Sports Chaplaincy

football team huddle

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This is a difficult post for me.  For most of the time I have been in ministry, I have been involved with ministry to sports teams.  I have a game ball in my office that was given to me by the high school team in Winnfield, Louisiana in 1985. I also worked with high school student athletes in New Orleans, Atlanta, and Hattiesburg, MS.  I have led chapel for college, NFL, NBA and minor league baseball teams.  I have been the volunteer chapel leader for a minor league baseball team for the past seventeen years. I believe I have seen life change as the result of someone who can speak spiritually into the lives of athletes. Yet the landscape of sports chaplaincy has changed.

This fall (2014), the headlines and newsfeeds were declaring that the atheists had won in Florida.  Chaplains were disallowed at Florida high schools, particularly in Orange County. The Freedom From Religion Foundation, an atheist group from Wisconsin notified Orange County Public Schools of suspected violations (the presence of a chaplain with the football team). To avoid costly and un-winnable litigation, a memo went out last week specifying what schools can and cannot do when it comes to religion.  David Whitley, writing in the Orlando Sentinel, summarized:

Praying is fine, as long as it’s not led by a school employee or other adult. The directive prohibited officially designated “chaplains” as well as Bible verses on uniforms and signs. These are not new rules, but OCPS had not adequately enforced them.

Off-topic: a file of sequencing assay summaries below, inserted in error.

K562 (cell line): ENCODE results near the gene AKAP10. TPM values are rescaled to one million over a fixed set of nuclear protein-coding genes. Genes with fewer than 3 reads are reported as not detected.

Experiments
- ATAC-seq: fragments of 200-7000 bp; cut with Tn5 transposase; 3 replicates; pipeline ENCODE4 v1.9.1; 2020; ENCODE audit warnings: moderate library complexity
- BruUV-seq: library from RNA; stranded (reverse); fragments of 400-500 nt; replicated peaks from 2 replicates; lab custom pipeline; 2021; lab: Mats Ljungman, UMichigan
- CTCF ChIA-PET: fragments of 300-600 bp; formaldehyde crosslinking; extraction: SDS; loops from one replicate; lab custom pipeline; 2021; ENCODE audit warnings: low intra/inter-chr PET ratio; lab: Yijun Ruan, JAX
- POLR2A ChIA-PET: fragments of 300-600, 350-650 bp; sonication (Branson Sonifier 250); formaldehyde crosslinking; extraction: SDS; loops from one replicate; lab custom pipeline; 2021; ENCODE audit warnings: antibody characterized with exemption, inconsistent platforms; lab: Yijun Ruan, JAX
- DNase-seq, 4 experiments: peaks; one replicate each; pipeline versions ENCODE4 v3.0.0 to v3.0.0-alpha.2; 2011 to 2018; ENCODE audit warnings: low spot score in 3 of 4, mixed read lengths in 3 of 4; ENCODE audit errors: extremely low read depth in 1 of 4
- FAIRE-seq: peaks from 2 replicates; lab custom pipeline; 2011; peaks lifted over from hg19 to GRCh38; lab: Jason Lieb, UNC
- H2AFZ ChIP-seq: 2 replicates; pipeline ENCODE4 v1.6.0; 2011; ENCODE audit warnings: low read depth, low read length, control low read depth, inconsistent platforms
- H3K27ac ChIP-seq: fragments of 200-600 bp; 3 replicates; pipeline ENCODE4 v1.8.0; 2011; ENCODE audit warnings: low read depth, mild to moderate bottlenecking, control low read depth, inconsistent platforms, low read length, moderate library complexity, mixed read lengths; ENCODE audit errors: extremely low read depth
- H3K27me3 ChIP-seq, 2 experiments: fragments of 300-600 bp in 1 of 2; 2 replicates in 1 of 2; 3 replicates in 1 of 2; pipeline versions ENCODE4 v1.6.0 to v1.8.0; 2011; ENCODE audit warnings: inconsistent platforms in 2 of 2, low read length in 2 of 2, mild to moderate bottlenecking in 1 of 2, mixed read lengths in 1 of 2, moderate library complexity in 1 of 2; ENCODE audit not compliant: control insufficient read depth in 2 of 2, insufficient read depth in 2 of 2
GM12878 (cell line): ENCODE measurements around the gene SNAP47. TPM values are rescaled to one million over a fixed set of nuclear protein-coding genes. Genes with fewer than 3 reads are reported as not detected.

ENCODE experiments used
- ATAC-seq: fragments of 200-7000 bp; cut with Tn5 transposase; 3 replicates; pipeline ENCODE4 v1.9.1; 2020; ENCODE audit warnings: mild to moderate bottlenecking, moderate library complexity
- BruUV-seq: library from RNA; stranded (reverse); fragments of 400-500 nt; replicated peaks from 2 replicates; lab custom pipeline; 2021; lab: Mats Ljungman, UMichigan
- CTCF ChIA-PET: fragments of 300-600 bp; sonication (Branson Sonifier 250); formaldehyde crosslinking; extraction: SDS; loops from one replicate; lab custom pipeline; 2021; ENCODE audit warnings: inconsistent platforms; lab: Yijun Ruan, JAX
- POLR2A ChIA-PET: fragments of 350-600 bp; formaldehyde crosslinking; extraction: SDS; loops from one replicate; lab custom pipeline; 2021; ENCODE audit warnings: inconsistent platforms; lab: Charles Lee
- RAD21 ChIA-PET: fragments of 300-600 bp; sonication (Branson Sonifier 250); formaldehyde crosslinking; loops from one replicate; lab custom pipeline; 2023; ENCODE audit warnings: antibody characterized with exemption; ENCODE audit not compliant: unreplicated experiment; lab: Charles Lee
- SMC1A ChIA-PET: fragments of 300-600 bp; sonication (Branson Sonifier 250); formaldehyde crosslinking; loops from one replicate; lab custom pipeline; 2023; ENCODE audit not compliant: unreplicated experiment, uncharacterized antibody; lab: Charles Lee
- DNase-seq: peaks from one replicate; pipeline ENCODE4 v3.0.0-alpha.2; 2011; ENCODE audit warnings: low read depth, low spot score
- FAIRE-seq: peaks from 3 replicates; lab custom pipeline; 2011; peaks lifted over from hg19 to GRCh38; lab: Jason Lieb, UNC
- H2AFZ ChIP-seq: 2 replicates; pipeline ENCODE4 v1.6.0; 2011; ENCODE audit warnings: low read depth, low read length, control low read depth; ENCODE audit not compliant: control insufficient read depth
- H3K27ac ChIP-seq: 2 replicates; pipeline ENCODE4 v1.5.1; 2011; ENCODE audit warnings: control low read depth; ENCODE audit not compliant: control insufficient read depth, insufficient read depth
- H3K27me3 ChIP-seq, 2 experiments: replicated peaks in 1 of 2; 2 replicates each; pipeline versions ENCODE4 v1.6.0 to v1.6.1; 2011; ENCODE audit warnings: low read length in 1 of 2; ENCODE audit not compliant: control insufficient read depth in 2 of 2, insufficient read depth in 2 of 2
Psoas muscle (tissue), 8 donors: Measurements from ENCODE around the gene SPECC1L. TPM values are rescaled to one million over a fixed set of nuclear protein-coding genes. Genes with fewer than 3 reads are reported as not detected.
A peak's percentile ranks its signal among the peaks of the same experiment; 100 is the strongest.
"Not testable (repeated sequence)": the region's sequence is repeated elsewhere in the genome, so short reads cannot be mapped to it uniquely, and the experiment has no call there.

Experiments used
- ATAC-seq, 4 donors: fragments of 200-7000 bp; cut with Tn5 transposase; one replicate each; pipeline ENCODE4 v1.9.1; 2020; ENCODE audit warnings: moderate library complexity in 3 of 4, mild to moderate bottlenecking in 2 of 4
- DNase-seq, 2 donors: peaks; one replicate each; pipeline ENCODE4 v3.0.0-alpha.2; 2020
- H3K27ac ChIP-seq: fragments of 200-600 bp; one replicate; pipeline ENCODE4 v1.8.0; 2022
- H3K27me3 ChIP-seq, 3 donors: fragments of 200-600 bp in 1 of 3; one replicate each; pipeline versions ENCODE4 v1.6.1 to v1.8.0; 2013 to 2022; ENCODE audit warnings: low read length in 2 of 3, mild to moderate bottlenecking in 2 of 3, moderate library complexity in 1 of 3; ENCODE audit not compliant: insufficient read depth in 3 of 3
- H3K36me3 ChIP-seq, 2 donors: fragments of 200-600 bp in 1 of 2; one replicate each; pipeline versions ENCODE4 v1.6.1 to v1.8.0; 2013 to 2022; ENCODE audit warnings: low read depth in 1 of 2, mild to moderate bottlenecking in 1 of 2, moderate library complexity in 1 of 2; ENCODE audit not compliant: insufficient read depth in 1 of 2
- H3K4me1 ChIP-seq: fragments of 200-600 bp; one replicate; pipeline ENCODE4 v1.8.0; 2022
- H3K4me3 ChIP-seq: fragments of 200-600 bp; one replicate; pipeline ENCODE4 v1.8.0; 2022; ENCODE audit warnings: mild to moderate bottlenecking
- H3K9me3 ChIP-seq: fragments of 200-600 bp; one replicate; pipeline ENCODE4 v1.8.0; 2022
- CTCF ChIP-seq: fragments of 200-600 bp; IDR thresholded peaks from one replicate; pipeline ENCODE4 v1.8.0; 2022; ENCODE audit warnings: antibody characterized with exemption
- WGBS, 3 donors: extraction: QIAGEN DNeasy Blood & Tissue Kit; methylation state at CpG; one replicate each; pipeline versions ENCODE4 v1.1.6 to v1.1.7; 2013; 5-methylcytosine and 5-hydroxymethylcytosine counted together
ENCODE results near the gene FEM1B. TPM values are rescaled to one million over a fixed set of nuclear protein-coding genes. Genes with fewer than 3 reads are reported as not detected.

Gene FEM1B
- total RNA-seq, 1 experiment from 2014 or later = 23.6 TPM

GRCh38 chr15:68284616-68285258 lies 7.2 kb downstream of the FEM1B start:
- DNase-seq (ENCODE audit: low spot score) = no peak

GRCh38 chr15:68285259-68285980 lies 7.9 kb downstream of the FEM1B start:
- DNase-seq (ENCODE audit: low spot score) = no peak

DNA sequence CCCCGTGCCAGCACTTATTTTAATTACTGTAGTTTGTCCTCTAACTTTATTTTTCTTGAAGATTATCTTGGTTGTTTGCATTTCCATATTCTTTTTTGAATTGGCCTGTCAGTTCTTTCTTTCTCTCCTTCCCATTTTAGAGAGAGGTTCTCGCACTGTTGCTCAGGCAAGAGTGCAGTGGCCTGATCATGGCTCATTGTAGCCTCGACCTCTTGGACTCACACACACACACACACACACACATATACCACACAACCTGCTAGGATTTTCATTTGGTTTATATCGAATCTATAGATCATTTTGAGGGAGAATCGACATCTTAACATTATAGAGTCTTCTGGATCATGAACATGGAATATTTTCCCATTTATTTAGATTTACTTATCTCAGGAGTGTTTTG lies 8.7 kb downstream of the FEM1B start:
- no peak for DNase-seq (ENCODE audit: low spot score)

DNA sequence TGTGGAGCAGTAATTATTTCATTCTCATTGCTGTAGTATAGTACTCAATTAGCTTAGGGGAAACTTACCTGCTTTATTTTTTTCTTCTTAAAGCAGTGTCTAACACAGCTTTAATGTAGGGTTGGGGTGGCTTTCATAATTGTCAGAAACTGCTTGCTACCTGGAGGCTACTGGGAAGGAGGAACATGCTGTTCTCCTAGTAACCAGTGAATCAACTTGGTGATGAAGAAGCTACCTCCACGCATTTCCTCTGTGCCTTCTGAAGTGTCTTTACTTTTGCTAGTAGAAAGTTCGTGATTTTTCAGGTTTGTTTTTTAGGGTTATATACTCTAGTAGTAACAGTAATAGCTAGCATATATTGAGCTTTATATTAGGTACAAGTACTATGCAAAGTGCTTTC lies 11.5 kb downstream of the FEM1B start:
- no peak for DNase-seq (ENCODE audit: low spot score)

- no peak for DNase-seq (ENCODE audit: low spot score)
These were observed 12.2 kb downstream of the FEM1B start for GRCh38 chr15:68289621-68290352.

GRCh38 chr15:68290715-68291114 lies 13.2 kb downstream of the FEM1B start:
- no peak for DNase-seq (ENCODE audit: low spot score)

Whitley went on to say that there were no new rules.  Since 1962, the Supreme Court of the United States has continued to reinforce what Thomas Jefferson called “a wall of separation” between church and state. Schools aren’t supposed to force religion and they aren’t supposed to prevent it. Students may lead Bible study, worship, and prayer but adults may not. Never mind that the schools threatened by an out-of-state activist group had received zero complaints about the chaplains. Ever. In Whitley’s words, the activists are “demanding a remedy where there isn’t really a problem. But the potential for abuse looms, so there is a role for pain-in-the-neck organizations.”1

So where does that leave us?  What is allowable? The Fellowship of Christian Athletes has paved the way for culturally-acceptable ministry in public schools. Culturally acceptable means that any meetings which take place on a public school campus (or locker room or team bus or practice field) must be student led. According to the FCA Handbook for Public Schools, “The rights of FCA student clubs in public high schools are protected by the First Amendment to the U.S. Constitution and the Equal Access Act (“the Act”), passed by Congress in 1984. The basic purpose of the Act is to put religious clubs on equal footing with all other student clubs by allowing them the same privileges and access to school facilities that other recognized student clubs enjoy.2

  As in all youth ministry, our goal is to disciple students to disciple other students. Our role is that of facilitator at the middle or high school level. By invitation, chaplains may be more involved at collegiate or professional levels. At any level, we should be aware of why we want to minister to a team. If it is for the glory of being around athletics and athletes, we should do something else. We are not playing or coaching on the team though we may or may not have been an athlete.